In other words, he'd like to see Kyrie actually try.
On and Off-Ball Balance
Playing alongside James means giving up a few touches, and perhaps even making drastic alterations to one's offensive style.
Ask Dwyane Wade about it.
Irving has been Cleveland's dominant ball-handler throughout his tenure there, which isn't necessarily a bad thing. He's hard to stop in one-on-one situations and is only getting better as a drive-and-kick facilitator.
Last season, Irving possessed the rock for an average of 6.2 minutes per game, according to SportVU data provided to NBA.com, far more than anyone else on the Cavs. That's not to say Irving was a dribble-pounder to the level of someone like John Wall or Isaiah Thomas, but it's safe to say he's used to playing on the ball.
Irving must use his time with Team USA to show he can be effective without the rock. That'll start with knocking down spot-up shots, which he figures to see plenty of as World Cup defenders scramble to account for the other threats in Team USA's lineup.
After coming into the league with a deadly three-point shot, Irving has seen his long-distance accuracy dip.
|Kyrie Irving's Three-Point Shooting|
He'll need to prove to James that he's as deadly as ever from distance, especially since LBJ grew so accustomed to having tons of floor-spacing shooters around him in Miami. The key for Irving will be learning to space out to open spots and trusting the ball will find him if he's open, a marked change from how things have gone with the Cavs. There, Irving spent a lot of time trying to get the ball back almost immediately after surrendering it.
If he can learn to trust both scheme and teammates, Irving will show James he can be the kind of versatile supporting player Wade eventually became.
Lastly, Irving must prove he's capable of being deferential to superior talent when necessary. Nobody's arguing he needs to become overly unselfish, or that he must surrender shots he'd normally take.
This is more philosophical.
Pecking orders exist on every NBA team, and the Cavaliers' changed substantially when James signed on. It could change even more drastically if Kevin Love winds up in Cleveland before the season starts.
Extreme confidence is part of what makes Irving effective, and neither James nor the Cavs should want him to lose that quality. But Irving must show he can be happy as a second (or third) option because that's what he's going to be from now on—max contract be damned.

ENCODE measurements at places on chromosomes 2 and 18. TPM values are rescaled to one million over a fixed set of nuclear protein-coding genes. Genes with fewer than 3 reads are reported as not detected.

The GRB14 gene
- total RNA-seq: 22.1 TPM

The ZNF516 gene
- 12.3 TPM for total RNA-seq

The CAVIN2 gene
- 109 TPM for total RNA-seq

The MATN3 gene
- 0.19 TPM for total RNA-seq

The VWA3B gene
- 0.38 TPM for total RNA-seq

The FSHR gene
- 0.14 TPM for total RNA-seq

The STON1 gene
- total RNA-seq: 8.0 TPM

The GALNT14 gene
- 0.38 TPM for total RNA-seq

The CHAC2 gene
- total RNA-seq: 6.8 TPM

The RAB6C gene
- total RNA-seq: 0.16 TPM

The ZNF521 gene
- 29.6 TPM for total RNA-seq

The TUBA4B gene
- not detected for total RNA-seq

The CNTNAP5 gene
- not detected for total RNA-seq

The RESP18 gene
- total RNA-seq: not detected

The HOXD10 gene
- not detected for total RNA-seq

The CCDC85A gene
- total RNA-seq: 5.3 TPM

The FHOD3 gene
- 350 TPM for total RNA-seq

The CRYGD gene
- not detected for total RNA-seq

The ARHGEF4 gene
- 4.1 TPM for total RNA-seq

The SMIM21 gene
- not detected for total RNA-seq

According to The Associated Press (via USA Today), Irving has been showing signs of understanding his place on Team USA:
During the latter half of Wednesday's scrimmage at UNLV's Mendenhall Center, (Irving) looked as if he fit in just fine, passing with ease, executing a drive-and-kick game to perfection and getting everyone coach Mike Krzyzewski put on the floor involved with the Blue squad's scheme.
Irving hasn't been trying to take things over on every possession, and that's a great omen—one James will likely view favorably.
Taking on the World
International basketball competitions used to feel like exhibitions in which the Team USA's best players showed off their skills and solidified what everyone already knew: that they were the best players in the world.
Now, though, the cream of the NBA crop (especially American players) don't always take part. James, for one, won't be involved in the World Cup. And as older, more established players have gradually pulled away from non-Olympic international games, things have changed a bit.
What were once exhibitions have now become proving grounds—places for young up-and-comers like Irving to show they're ready to to take the next steps in their development. And while every inexperienced future star can gain something from playing with Team USA, Irving has even more at stake.
He hasn't had an opportunity to show he can play in big games or face real pressure because his first three years were spent in some of the worst organizational conditions in the league. Instead of growing up and learning how to adjust, Irving dealt with poor coaching, bad drafts and a dysfunctional locker room—not to mention the fact that he played under the cloud of replacing James as the Cavs' savior.
It's hard to believe, but even after three seasons, we (and James) can't really know what kind of player Irving might become.
We'll get a chance to find out soon.